Celebrate the 2017 Year of History, Heritage and Archaeology

Posted on Sunday 04 September 2016 @ 18:58  •  Back to main blog

To celebrate the 2017 Year of History, Heritage and Archaeology we’d like to invite you to:-

Step back 4000 years in the rich landscapes of the South Loch Ness

Cairns are ceremonial and burial monuments dating from around 2000BC. The Clava type cairns are found roughly centred on Inverness and spread up the river valleys in an area of about 30-40 miles radius.

Cairns are ceremonial and burial monuments dating from around 2000BC

Explore these fascinating monuments yourself and visit the Clava Cairns, Corrimony, and Tordarroch. Complete your tour at the Gask cairn where you can even stay in a beautiful converted farm steading at Gask House Farm Cottages and simply stroll up the field to the investigate the cairn and its magnificent standing stone.

As a self drive tour why not start at:-

Clava Cairns

These remarkable series of cairns situated close to Culloden Battlefield, a few miles east of Inverness, are one of the finest prehistoric monuments in the Highlands and occupy a beautiful wooded site.

Clava Cairns prehistoric monuments near Culloden

Then move onto:-


Found between Drumnadrochit and Cannich this Clava-type passage grave was excavated by Professor Piggot, during the summer of 1952. His excavation has now been filled in.

Before excavation the cairn measured about 60' in diameter, and 8' in height, and was composed, for the most part, of water-worn stones. A large, flat, cup-marked stone, now thought to have been the cap-stone of the chamber lay on top.

Excavation revealed traces of a crouched inhumation burial beneath the flagged floor of the chamber. There were no grave-goods.

Of the 11 stones forming the outer ring round the cairn 4 are modern additions and 2 have been reset in recent times. The stones range from 5' -9' in height. An area of cobbling,apparently an original feature, was revealed between two of the stones on the N.W. One of the stones on the N.W. is said to bear cup-marks on its outer-facing side, but these are now unconvincing.

The only artifact found during excavation, was a bone pin, calcined and eroded, which is now in Nat. Mus. Ants. Scot (EO 956)

NH 38300 30300


Found just off the Dunlichity road south west of Inverness Tordarroch is a much damaged Clava Ringcairn with a c.20m diameter external kerb of contiguous stones, the tallest being 1.5m high. A large now prostate slab of this kerb lying to the south-west has cupmarks on its inner face. The interior setting has been removed. The stone circle is 6.7-8.5m beyond the outer kerb. A wall built in the late 19th century crosses the site to the south-west.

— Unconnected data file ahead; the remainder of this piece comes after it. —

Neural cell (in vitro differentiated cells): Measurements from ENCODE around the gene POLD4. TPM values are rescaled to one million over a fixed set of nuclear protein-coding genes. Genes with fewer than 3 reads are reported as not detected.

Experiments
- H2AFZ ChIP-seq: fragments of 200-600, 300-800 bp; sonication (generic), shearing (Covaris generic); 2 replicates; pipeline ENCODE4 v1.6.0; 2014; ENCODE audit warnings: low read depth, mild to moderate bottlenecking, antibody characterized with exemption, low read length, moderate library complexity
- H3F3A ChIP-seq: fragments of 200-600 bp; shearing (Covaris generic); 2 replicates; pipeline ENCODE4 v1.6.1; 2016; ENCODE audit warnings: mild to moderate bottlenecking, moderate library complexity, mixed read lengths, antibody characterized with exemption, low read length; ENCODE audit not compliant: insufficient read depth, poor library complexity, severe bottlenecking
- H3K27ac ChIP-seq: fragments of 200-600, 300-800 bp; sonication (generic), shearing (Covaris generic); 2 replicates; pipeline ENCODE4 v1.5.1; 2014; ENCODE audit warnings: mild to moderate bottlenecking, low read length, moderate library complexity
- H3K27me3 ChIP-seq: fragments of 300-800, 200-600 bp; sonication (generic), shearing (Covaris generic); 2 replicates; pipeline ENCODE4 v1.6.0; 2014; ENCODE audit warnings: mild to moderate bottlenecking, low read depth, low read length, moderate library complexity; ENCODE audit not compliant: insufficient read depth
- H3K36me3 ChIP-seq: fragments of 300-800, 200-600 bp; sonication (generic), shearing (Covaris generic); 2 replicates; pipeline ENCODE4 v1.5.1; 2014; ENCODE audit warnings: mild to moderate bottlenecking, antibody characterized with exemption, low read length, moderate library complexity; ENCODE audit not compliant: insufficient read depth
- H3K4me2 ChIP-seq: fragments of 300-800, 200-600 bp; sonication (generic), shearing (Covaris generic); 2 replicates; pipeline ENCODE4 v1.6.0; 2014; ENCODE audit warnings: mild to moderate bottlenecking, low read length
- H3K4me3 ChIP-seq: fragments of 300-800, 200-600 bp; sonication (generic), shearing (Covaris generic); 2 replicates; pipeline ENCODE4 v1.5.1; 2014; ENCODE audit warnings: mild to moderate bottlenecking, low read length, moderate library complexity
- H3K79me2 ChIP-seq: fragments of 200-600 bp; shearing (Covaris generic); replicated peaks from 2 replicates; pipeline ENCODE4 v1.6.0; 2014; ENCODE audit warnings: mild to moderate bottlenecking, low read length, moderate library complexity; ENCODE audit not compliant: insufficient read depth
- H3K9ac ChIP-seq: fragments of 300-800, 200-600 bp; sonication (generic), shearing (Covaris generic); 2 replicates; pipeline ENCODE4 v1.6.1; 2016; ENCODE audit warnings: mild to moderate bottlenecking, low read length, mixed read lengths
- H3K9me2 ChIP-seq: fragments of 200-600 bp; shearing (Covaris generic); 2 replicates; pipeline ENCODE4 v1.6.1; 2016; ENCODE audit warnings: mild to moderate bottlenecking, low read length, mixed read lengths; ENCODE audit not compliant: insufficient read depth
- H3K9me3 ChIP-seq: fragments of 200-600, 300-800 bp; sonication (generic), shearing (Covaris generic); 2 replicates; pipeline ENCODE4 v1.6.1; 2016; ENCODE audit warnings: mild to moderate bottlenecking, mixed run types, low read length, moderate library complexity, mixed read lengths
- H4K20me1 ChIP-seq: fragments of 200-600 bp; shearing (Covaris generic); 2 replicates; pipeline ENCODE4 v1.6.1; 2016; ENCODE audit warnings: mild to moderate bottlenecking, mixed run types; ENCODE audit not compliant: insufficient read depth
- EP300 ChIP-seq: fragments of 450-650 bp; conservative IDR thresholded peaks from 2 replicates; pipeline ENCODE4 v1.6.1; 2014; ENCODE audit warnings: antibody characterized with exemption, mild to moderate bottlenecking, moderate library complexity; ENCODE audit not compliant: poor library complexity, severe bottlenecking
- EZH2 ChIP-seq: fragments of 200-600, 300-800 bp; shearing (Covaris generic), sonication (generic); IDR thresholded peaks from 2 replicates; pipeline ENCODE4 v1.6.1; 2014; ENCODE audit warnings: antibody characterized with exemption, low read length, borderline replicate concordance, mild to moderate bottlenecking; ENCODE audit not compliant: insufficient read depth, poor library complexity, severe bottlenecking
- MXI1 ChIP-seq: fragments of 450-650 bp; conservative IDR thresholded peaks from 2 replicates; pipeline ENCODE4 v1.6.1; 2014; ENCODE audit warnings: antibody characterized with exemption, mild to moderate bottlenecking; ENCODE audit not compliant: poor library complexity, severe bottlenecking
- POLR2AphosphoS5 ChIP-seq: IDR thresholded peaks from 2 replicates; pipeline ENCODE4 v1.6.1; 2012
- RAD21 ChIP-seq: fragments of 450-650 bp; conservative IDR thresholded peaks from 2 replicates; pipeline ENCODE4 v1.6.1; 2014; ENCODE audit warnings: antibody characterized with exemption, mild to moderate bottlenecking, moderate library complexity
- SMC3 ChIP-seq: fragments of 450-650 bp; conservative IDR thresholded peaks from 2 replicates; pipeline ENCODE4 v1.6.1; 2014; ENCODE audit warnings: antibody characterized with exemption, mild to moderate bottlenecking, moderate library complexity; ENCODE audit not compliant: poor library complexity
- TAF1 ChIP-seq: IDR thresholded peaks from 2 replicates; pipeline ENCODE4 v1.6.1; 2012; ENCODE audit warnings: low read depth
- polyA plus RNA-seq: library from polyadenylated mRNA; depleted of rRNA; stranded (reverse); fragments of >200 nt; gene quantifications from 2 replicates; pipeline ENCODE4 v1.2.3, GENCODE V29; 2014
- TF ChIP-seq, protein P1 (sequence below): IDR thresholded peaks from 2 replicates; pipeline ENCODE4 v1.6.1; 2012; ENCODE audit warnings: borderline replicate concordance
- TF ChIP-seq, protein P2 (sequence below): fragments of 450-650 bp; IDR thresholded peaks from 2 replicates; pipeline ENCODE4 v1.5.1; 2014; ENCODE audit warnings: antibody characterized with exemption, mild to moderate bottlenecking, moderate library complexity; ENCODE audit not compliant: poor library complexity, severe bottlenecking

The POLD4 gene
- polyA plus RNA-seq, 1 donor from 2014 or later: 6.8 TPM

Map Ref: NH68013349


A stone’s throw from Tordarroch is the Gask Chambered Cairn & Circle. One of the largest surviving Clava type cairns. A 3m by 3m slab only 20cms in depth defines the SW entrance.

The ring-cairn is situated in undulating agricultural land above the west side of the valley, on a slight rise. The cairn is the largest of the Clava group, having a diameter of 88 feet. The kerb is almost complete though many of the stones have fallen outwards from their original positions. The largest stones are set on the south-west arc, varying between 4 feet 6 inches and 2 feet 9 inches high. Some of these have fallen but there is still an impressive length of kerbing of massive and closely set boulders towards the south side. The stones decrease in size towards the north-east and many of them only just project through the turf. Inside the kerb there remains 2 or 3 feet of cairn material mixed with earth, much disturbed and turf-covered. Through this there project two contiguous flat slabs which appear to be part of the east side of the inner circular setting. They are 27 feet from the outside of the kerb, so if the central area was concentric its diameter would be about 34 feet. Another stone which appears to be earthfast can be seen on the south but only 20 feet inside the kerb. Three upright stones belonging to a circle of monoliths survive. The dominating feature of the site is a thin flat slab standing on the west-south-west 17 feet from the kerb and opposite the largest stones. It is 11 feet in height, 9 feet 9 inches in width and only 9 inches thick. Unlike this stone the other two monoliths on the east side are irregular boulders set on end, 3 feet and 5 feet high, and set 11 feet and 13 feet from the line of the kerb. On the south east side three fallen slabs, the longest 7 feet 6 inches, are spaced evenly between the upright stones and apparently lie where they have fallen, as also a slab on the north-west side. Part of an eighth monolith lies on the north-east and another large stone 6 feet long bearing three cupmarks

Map Ref: NH6794435860

Stay at Gask House Farm Cottages and stroll up to the cairn whilst your there. Great place to celebrate the midsummer solstice.

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